Until last October, the United States was the last developed country without EMV. Since then, many Americans have started getting used to their new embedded-chip payment cards.

EMV has been tremendously successful in preventing fraud internationally, so this switchover to EMV chip cards doesn’t just bring the United States in line with pretty much the rest of the world; it is also expected to reduce the increasing amount of payment card fraud.

The little chip on the front of your payment cards does have its limits. Wherever EMV has been implemented abroad using the chip-and-PIN version, fraud has been significantly reduced and sustained. Unfortunately, that is not the way American EMV cards are made to function, at least for now.

An article on the Access Payment Systems blog states that, according to the National Retail Federation, the reason the EMV chip-and-signature cards are not as effective as the chip-and-PIN cards is because they lack the additional requirement for a PIN number.

That is not to say chip-and-signature EMV cards are not effective. Quite the contrary. For card-present transactions (those in which the consumer has the actual payment card in-hand), all chip cards are more secure than regular magnetic stripe cards.

When a merchant has an EMV-ready terminal, a chip-and-signature card transaction is just about as safe as a chip-and-PIN one, especially regarding data breaches like the Target and Home Depot ones from a couple of years ago. This is because a dynamic transaction code– a code that can only be used for that specific transaction – is created each time it’s used, preventing hackers from cloning the data.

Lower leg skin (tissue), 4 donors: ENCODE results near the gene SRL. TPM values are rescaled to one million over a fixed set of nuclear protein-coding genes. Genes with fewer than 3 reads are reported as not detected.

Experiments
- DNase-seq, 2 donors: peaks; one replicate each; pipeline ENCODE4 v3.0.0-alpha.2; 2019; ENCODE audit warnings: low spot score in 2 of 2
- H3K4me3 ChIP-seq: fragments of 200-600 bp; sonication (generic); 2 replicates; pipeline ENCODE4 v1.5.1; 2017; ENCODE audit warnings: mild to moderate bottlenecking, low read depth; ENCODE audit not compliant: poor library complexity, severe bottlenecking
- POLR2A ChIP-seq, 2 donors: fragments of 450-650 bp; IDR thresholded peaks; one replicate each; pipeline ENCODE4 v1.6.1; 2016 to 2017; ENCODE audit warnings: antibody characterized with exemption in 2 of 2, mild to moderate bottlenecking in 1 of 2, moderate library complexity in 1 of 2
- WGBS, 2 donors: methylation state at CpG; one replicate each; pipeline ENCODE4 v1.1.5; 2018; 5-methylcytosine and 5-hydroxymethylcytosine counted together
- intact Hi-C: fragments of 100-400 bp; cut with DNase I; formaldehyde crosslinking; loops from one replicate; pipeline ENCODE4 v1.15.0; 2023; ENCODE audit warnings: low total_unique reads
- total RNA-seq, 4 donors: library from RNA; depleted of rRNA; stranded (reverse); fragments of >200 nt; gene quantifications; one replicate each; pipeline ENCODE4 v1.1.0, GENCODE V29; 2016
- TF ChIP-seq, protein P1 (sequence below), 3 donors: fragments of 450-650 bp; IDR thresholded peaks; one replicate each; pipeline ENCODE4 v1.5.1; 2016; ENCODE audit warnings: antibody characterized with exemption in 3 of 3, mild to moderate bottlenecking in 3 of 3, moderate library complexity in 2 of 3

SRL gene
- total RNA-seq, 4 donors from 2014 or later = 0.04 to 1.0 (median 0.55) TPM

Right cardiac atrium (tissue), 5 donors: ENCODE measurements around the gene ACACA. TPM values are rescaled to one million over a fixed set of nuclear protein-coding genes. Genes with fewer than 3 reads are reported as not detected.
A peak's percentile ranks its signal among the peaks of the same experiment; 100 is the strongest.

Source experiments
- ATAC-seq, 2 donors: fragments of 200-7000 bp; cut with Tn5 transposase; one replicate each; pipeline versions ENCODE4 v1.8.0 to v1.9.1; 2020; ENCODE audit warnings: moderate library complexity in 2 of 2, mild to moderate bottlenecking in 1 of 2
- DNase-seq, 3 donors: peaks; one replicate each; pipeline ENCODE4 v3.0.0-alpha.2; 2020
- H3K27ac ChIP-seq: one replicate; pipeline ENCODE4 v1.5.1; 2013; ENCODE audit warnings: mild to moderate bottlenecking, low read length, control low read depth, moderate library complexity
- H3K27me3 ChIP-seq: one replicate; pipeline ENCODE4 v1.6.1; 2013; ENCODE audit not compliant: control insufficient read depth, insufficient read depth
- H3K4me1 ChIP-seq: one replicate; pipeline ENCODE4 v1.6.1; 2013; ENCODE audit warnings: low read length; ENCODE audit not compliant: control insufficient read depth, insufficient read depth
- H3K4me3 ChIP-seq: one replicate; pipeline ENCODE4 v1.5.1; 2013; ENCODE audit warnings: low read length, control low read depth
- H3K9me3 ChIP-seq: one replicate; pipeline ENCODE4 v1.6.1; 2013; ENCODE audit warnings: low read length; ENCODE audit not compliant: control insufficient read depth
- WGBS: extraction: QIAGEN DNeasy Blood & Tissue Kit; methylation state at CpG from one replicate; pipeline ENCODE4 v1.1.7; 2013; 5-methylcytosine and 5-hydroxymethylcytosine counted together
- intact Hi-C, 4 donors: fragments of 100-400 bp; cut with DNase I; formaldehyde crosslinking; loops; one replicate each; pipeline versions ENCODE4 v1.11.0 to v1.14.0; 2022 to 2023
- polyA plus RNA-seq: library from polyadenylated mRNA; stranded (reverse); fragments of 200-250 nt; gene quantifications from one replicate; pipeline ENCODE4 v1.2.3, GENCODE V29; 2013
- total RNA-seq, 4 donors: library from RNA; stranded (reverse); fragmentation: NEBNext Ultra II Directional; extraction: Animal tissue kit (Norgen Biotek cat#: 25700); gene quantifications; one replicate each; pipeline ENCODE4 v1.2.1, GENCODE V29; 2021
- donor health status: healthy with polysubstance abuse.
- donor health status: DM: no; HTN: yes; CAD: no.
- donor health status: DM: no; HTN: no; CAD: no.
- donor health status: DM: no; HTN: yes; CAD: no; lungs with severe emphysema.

The chip-and-signature card’s vulnerability lies in the magnetic stripe, which still contains the cardholder data that is attractive to hackers – the data is static, meaning it always stays the same, making it susceptible to being skimmed and cloned, then used for fraudulent purchases. An EMV card does not have the magnetic stripe, just the chip that helps to prevent hackers from cloning the data, since it contains a dynamic code, making it basically useless for any other transaction.

For card-not-present (CNP) transactions, it is a completely different story. Ecommerce purchases made over the internet or phone require manually entering secure information. Unfortunately the potential for fraud is higher in this case, because there really is no way for the consumer to prove he or she is the owner of the card. Some sites have “safeguards” like entering the CVV or security code (the three- or four-digit number that is usually on the back of the card) or answering security questions, but an article on the Rippleshot blog states that “in every country that has adopted EMV, card not present fraud has increased substantially. In the UK specifically, card not present fraud increased for four straight years after EMV was implemented, and is still at higher levels than it was pre-EMV.”

Full EMV adoption in the United States is still several years away, so chip cards will continue to be issued with magnetic stripes, which means that the potential for card data and consumer information to be stolen and cloned will be with us for a while. The best way for consumers to protect themselves is to use the EMV feature on payment terminals when it is available and to avoid using payment cards at businesses that are most susceptible to skimming, like gas stations.

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